Starter: Aramis Ramirez
Backup: Juan Francisco, Mark Reynolds, Jeff Bianchi
AAA Depth: ???
The future: Nick Delmonico, Tucker Neuhaus, Gilbert Lara
In his first two seasons with in Milwaukee, Aramis Ramirez has demonstrated the best and worst case scenarios of his three year, $36 million deal*. The Ramirez of 2012 was healthy, pounded the ball, lead the league with 50 doubles and played surprisingly above average defense at third base (7.8 DRS). The script flipped in 2013 when Ramirez was hobbled by a knee sprain in Spring Training and it forced him onto the 15-day DL twice during the season, resulting in 55 missed games. The ability to stay on the field will determine how successful Ramirez is in 2014.
*The contract includes a $15 million mutual option for 2015.
If Ramirez does stay healthy for a full year, he’s a good bet to match his career line of .285/.345/.501. He showed the ability hit doubles last season, even with a bum wheel. Considering the speed in the Brewers’ line-up hitting 1-3, Ramirez’s gap power can drive guys in from anywhere on the bases. He’s not a massive power threat, but will pop 20-25 home runs and creates a strong middle of the order duo hitting clean up behind Ryan Braun.
Ramirez has been a slightly below average defender at third over the course of his career and the Brewers would be wise to avoid the wear and tear of playing third base everyday. He’s not a horse that can play 162, but regular rest and a little injury luck can probably keep him on the field and productive for 140.
The back-up situation at third looks a lot like the starting situation at first base. Both Mark Reynolds and Juan Francisco are heavy swinging, defensive afterthoughts that have played the majority of their careers at third. Considering that they’ll likely form a platoon at first, and injury to Ramirez would likely force the Reynolds into the full-time role and first and Francisco into the starting third base role. Curt did a nice job on Monday explaining what to expect from those two, and it’s a lot of power and a lot of strikeouts. They’d work as occasional subs for Ramirez, but a full slate of at bats that doesn’t give them favorable match ups will expose two flawed hitters for what they are.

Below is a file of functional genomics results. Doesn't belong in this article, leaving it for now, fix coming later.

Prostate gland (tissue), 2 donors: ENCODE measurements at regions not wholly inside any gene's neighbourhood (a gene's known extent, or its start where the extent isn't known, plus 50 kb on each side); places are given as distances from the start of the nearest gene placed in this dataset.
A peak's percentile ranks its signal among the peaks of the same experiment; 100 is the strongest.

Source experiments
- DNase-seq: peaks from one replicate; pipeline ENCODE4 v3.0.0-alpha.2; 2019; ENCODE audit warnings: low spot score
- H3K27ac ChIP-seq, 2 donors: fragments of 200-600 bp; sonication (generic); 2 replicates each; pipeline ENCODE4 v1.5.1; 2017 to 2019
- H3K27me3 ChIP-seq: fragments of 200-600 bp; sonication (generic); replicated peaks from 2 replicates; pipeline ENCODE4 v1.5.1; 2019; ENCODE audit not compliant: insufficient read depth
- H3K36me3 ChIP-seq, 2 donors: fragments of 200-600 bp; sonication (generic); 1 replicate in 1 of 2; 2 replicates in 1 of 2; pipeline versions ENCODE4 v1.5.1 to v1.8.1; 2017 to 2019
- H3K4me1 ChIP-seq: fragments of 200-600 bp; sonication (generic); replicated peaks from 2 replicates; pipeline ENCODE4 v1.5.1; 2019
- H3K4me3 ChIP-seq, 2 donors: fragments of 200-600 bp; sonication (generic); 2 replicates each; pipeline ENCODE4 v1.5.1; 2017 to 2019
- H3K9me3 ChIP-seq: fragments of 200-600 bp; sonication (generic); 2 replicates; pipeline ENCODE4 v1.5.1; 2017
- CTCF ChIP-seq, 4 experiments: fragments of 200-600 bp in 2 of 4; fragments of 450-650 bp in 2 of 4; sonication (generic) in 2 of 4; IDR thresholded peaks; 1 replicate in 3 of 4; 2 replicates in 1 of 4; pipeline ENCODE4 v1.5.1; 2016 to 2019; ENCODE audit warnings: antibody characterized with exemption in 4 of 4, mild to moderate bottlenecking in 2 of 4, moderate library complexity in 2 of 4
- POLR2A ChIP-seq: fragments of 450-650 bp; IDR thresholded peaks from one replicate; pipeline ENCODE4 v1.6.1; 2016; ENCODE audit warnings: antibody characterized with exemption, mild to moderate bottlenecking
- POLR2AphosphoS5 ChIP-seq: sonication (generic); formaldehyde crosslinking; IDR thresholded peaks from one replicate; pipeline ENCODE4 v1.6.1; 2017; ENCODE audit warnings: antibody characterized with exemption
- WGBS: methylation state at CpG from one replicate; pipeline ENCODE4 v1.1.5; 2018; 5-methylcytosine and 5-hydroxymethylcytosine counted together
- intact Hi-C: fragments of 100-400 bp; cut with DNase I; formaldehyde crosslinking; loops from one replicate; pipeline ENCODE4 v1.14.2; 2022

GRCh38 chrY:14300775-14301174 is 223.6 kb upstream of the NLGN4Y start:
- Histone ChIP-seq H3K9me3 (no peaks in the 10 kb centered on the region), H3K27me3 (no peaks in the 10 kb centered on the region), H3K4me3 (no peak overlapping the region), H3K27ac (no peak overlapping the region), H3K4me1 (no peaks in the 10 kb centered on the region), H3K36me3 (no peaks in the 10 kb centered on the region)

The reality is that Ramirez makes the Brewers’ line-up as potent as possible, but missed time doesn’t somehow sink the ship. As we continue these previews, it becomes apparent that the above average production Milwaukee gets from their bats up the middle takes the pressure off one or two guys to carry the offensive load.
Reinforcements are slim in the high minors. Nick Delmonico, who was acquired in the Francisco Rodriguez trade last summer is the closest player with any kind of pedigree, but even he’s a questionable third base prospect. His glove at third is marginal and needs to improve if he wants a shot in the major leagues. He shows a mature approach at the plate and is willing to take a walk, though he’s not a high average hitter and is likely to display average major league power at best, which is probably around 15 home runs.
There are a couple guys that the Brewers have (maybe?) with tools to dream on. Selected in the third round of the 2013 draft, Tucker Neuhaus has the profile to hit for average and power, and play a solid or better third base. Some injuries last spring hurt his draft stock and allowed the Brewers to snag a guy in the third round who was considered to have first round talent. He turned 18 soon after the draft (he’s young) and hit .231/.311/.303 in rookie ball.
Back in early February, some noise was made when Kiley McDaniel of Scout.com (and friend of the Disciples of Uecker podcast) reported that scouts in the Dominican were talking about a possible deal between the Brewers and Gilbert Lara. McDaniel says that Lara has a fluid swing and All-Star potential power. This is far from a done deal and we’ll need to wait until the signing period begins on July 2nd, but this is a 16-year-old with upside that even the best Milwaukee farm systems have lacked.
Best Case Scenario:
Healthy again, Aramis Ramirez plays in 140+ games and resumes hitting the way he did in 2012. He even proves that his fielding numbers weren’t a fluke that year and posts another 5 DRS. He and Ryan Braun are such a potent combination with such gaudy numbers that Ramirez, despite being the lesser of the two offensive players, receives the MVP because writers in the BBWAA refused to vote for a PED user.
Worst Case Scenario:
Ramirez suffers a major injury and misses the majority of the season. This forces both Juan Francisco and Mark Reynolds into the everyday lineup, which takes away any sort of platoon advantage they could have gained at first, and the defense at third is pretty terrible as well.
Ramirez hits close to his .283/.370/.461 triple slash from 2013, but does it over 130 instead of 92. Utility infielder Jeff Bianchi caddies for Ramirez late in games at third base to ease the late game wear and tear, and make up for his declining mobility.
Ramirez PECOTA projection: .270/.332/.457
Ramirez ZiPS projection: .275/.338/.473
Reynolds PECOTA projection: .219/.321/436
Reynolds ZiPS projection: .234/.335/.474
Francisco PECOTA projection: .253/.296/.456
Francisco ZiPS projection: .246/.295/.465
This week on Disciples of Uecker:
3/10: Ryan previewed the catcher position
3/11: Curt previewed first base
3/12: Jonathan previewed second base